Judge David Johnson is a Prince of Persia, but his birthright was stolen by that d-bag Ahmadinejad.
Defy the future.
Jerry Bruckheimier, eager to strike Pirates of the Carribean gold once again, turns his attention to source material beloved by video gamers; does this Prince of Persia have what it takes to kick-start a new franchise, or is he destine to fall off a ledge and land on some rotating spikes?
Facts of the Case
In a fictional, far-away, magic land that we'll call "Persia," there lives a just king, his shifty brother (Ben Kingsley), his two sons and a third son named Dastan (Jake Gyllenhaal, Donnie Darko) who he adopted from the streets.
After Persia pulls off a successful invasion of a kingdom that's suspected of supplying weapons to their enemies, Dastan ends up with a magical dagger that has the ability to manipulate time in his possession. Turns out that a lot of bad guys want to get their hands on this item and if that happens, the world could end or something, so it falls to Dastan and his beautiful sidekick (Gemma Arterton) to repel evil and exchange smoldering looks at each other's awesome hairstyles.
The straight dope: I enjoyed Prince of Persia. My expectations weren't in the stratosphere, to be sure, it being both a video game adaptation and a fairly obvious Bruckheimer attempt at franchise-building, but by the time of the end credits, I was smiling.
There are missed opportunities and CGI-induced headaches. And the "plot twists" are spoiled by one glance at the Blu-ray case. Also, I'm still not entirely sure why the "Sands of Time" want to kill us.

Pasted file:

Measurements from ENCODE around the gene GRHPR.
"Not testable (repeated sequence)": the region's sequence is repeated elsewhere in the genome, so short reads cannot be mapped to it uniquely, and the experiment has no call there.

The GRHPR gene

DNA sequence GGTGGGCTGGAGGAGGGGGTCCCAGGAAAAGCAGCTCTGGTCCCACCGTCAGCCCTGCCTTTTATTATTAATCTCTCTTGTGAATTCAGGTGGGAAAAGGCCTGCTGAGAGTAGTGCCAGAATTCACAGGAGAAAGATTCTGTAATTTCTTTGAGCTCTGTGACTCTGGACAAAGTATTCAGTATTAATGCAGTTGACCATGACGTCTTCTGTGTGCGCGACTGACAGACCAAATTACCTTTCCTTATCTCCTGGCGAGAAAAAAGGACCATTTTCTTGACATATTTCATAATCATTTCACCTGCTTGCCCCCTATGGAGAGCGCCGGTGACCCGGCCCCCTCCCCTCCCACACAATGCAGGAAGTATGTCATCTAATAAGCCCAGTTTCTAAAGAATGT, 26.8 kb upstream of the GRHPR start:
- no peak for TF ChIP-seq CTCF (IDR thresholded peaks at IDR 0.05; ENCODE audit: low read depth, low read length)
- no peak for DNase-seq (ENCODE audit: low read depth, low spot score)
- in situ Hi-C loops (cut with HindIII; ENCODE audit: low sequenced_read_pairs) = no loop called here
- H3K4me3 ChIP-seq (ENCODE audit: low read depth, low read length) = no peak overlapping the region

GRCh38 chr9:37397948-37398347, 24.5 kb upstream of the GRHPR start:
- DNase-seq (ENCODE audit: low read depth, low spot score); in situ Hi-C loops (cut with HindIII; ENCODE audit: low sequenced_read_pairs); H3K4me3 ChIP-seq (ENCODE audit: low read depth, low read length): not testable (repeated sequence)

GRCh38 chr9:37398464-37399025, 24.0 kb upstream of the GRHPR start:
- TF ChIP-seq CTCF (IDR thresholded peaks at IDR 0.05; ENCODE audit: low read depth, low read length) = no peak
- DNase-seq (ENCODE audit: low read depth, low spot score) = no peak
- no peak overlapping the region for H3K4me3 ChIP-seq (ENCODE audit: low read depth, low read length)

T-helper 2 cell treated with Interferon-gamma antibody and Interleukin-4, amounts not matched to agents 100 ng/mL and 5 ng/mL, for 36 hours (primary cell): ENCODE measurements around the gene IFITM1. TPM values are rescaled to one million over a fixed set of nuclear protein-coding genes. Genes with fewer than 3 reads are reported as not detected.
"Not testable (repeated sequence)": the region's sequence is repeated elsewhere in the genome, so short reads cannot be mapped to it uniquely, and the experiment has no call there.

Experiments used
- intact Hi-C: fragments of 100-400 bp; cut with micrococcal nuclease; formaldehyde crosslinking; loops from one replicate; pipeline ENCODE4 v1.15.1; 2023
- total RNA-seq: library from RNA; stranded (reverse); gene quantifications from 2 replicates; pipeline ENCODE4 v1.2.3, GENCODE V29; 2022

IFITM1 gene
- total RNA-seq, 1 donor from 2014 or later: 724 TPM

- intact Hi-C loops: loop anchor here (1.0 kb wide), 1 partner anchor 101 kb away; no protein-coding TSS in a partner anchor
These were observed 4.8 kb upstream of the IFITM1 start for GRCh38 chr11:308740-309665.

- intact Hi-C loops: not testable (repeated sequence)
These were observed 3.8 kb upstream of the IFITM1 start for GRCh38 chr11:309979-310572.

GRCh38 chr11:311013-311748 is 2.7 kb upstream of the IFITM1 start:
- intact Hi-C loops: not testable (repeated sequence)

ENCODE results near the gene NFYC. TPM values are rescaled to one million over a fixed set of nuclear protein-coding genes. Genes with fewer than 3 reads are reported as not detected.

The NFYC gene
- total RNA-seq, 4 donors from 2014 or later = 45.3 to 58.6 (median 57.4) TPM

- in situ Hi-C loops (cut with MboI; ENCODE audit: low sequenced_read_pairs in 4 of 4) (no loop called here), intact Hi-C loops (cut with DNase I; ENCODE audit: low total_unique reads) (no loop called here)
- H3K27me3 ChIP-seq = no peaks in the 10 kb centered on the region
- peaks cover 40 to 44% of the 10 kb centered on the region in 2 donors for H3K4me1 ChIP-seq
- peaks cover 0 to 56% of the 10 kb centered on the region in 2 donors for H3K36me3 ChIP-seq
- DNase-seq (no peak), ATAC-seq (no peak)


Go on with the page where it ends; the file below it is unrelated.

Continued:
No matter. Prince of Persia largely accomplishes what it sets out to, put forward an entertaining popcorn movie that flies along a brisk pace and sports a genuine sense of adventure.
To be more specific:
Stuff I Liked
The bad guys are cool
It feels like the game
The comic relief is actually funny
Stuff I Didn't Like
Distracting visual effects
A stiff female character
Better use of the dagger
Disney's Blu-ray is a winner, starting with its dazzling 2.40:1 widescreen transfer, a beautifully detailed, vibrant treatment that presents the magical, sand-swept setting with great success. And though the abundance of CGI annoyed me, it looks solid in high definition (save for the Sands of Time cluster-F at the end). Since the DVD version of the film accompanies, it's easy to witness the upgrade in visual fidelity from standard definition. This is a film whose bombast demands high definition. The sound makes for an appropriate complement, the 5.1 DTS-HD Master Audio (48kHz/24-bit) working hard during the multitude of action scenes. Harry Gregson-Williams' non-descript score gets lost in the shuffle.
Extras are fronted by an exhaustive selection of behind-the-scene featurettes, covering everything you could want to learn about: setting, castings, set design, special effects, stunt work, Parkour training, even ostrich herding. You can access these segments via in-movie experience (by triggering a magic dagger when it comes up) or through a traditional index. The only other extra is a grisly deleted scene that was wisely pitched. On the DVD, you get an abridged making-of documentary, which pieces together segments from its Blu counterpart. You also get the obligatory digital copy for movie fans on the go, and a link to Disney's BD-Live portal.
The Rebuttal Witnesses
I had heard this mentioned in theatrical reviews, how there's a veiled criticism of the Iraq War woven into the story, what with the Persians looking for weapons in a neighboring country and not finding any and realizing they had been manipulated. Look, I'm going to give the benefit of the doubt to the writers that they were just looking for a plot hook and aren't total morons.
What could have been a cold, calculating cash-in, turned out to be a fun, disposable piece of summer adventure. The Blu-ray is the way to go.
Not Guilty. Good luck against those Spartans!
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